For more information about the story of the development of the DUKW and its evolution into a tourist attraction, check out this article published in Smithsonian Magazine, 2002: “Odd DUKW: On land and in the water, World War II’s amphibian workhorse showed the skeptics a thing or two now it shows tourists the sights.”

Palmer Cosslett Putnam, MIT class of 1923Palmer Putnam’s work for the OSRD during WWII was only one point in a varied and interesting career. He received the BS and MS degrees, both in Geology and Geological Engineering (course 12), from MIT in 1923 and 1924. After leaving MIT he completed his education at Technische Hochschule in Munich, Germany, and at Yale University. He began his career conducting geological investigations in the ‘African Congo’ for the Belgian government. During this time he also explored volcanoes in Central America1 and was the co-discoverer of a specific reagent for gold. From 1930 to 1933, he served as president of G. P. Putnam’s Sons, Publishers. In the late 1930s, he designed an experimental wind turbine that was constructed on the summit of Grandpa’s Knob in Vermont and described by Putnam as “the greatest windmill ever conceived and erected by man.” The purpose of this project was to test the feasibility of utilizing wind energy in New England and was “the first attempt to generate alternating current by means of the wind with regulation satisfactory for inter-connection with a public utility distribution system.”2 Putnam also worked briefly as an engineer for GE, Co. and in the late 1940s was an Apprentice Carpenter with the Southwest Boat Corporation in Southwest Harbor, Maine.

Additional information about Putnam’s wind turbine project in Vermont is in the 1941 MIT Report of the President (page 101). There was also an article in the December 1940 issue of Technology Review, vol. 43, “The Trend of Affairs: On Grandpa’s Knob” (page 60).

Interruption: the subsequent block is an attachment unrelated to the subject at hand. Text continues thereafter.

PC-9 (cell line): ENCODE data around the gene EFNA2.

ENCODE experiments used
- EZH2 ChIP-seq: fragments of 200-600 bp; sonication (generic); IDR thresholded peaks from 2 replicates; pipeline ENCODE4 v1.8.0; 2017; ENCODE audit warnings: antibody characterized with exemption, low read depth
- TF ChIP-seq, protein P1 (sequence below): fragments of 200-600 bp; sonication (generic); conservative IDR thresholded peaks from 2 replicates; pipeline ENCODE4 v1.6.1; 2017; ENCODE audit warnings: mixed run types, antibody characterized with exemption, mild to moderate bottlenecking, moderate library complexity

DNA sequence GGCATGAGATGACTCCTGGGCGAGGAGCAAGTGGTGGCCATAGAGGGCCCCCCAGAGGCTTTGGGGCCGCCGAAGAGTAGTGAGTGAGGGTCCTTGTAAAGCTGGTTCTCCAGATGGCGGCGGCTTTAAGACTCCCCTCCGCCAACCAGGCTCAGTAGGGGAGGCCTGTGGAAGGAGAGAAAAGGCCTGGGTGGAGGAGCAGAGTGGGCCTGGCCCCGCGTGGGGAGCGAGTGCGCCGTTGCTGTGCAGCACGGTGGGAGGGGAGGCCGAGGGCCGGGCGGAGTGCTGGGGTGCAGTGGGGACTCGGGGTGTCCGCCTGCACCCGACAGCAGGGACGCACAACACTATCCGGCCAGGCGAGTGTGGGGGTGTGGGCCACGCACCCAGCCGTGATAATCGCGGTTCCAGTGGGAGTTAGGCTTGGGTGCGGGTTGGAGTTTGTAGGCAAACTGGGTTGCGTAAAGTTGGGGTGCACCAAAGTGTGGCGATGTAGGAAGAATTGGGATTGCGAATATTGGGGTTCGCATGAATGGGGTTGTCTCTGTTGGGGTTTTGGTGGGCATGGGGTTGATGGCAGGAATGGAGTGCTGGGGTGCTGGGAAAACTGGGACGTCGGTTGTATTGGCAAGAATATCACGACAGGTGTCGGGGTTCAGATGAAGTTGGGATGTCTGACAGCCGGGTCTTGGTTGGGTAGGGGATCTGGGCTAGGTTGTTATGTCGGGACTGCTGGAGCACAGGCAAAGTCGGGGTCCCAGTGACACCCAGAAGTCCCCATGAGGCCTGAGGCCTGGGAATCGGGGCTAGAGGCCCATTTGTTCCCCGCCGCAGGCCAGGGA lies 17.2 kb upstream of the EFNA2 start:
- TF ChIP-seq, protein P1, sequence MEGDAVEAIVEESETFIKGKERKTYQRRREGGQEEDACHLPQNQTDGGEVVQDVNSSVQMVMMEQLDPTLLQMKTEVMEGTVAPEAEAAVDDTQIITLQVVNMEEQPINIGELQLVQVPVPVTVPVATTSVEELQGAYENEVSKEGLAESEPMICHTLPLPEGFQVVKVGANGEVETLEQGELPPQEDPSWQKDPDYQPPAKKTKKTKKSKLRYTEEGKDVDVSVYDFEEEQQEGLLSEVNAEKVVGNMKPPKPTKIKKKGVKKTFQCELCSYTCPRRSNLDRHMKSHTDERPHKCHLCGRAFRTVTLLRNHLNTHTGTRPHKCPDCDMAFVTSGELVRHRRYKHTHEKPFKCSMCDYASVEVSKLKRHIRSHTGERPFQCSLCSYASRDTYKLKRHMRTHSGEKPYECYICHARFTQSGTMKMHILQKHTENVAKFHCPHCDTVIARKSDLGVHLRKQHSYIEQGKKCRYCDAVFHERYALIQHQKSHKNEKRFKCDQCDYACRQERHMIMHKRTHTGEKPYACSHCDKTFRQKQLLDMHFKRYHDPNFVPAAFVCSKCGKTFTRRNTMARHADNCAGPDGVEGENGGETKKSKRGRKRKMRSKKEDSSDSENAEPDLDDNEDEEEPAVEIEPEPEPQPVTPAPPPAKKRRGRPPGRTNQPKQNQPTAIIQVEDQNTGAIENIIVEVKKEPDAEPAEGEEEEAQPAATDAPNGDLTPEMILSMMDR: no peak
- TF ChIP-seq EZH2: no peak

You can also find information about Putnam and his work in several collections in the MIT Institute Archives and Special Collections, including the MIT Office of the President, records of Karl Taylor Compton and James Rhyne Killian (AC-0004), the Vannevar Bush papers (MC-0078), and the Joseph S. Newell papers (MC-0053). Both Putnam’s graduate and undergraduate theses are available in the MIT Libraries: “A reconnaissance among some volcanoes” and “Determinative tables for minerals: a scheme for the determination of minerals by a recognition of distinguishing chemical elements.”

– Katherine Crowe

  1. Palmer Cosslett Putnam, “The Existence of a Once Homogeneous Magma-Mass Underlying Central America,” Journal of Geology 34, no. 8 (1926): 807–23.
  2. A Great History of the Great Class of 1923, T171.M4258 1923, page 284.


Your Archival Horoscope: Pisces

Today we are celebrating Pisces (February 19 – March 20) whose zodiac symbol is the fish! Pisces is usually represented by two fish that are tied together and swim in opposite directions, but in this blog post it’s represented by the majestic perch fish. In the book Ichthyology vol. 1 The Perch Family, there are many examples of beautifully colored illustrations of perch. 

  • Multiples images of the cover, spine, insides, and on a shelf of The naturalist’s library. Ichthyology vol. 1 The perch family by Sir William Jardine. MIT Institute Archives and Special Collections - Noncirculating Collection 1 | QL615.J37 1835

Horoscope: Be inspired by the perch fish, don’t be afraid to let your true colors shine!

Other posts in this series include:

Your Archival Horoscope: Aquarius

Your Archival Horoscope: Introduction

Greta Kuriger Suiter

Catching up with Collections (January – February 2019)

I am processing a new accession of material from George W. Clark. Clark is a professor emeritus at MIT whose research focuses on x-ray astronomy. Clark worked closely with Bruno Rossi and was one of his doctoral students. The collection contains lab notebooks and research created by Clark, and much information about Rossi and his work. The IASC also holds Rossi’s personal archives (MC-0166).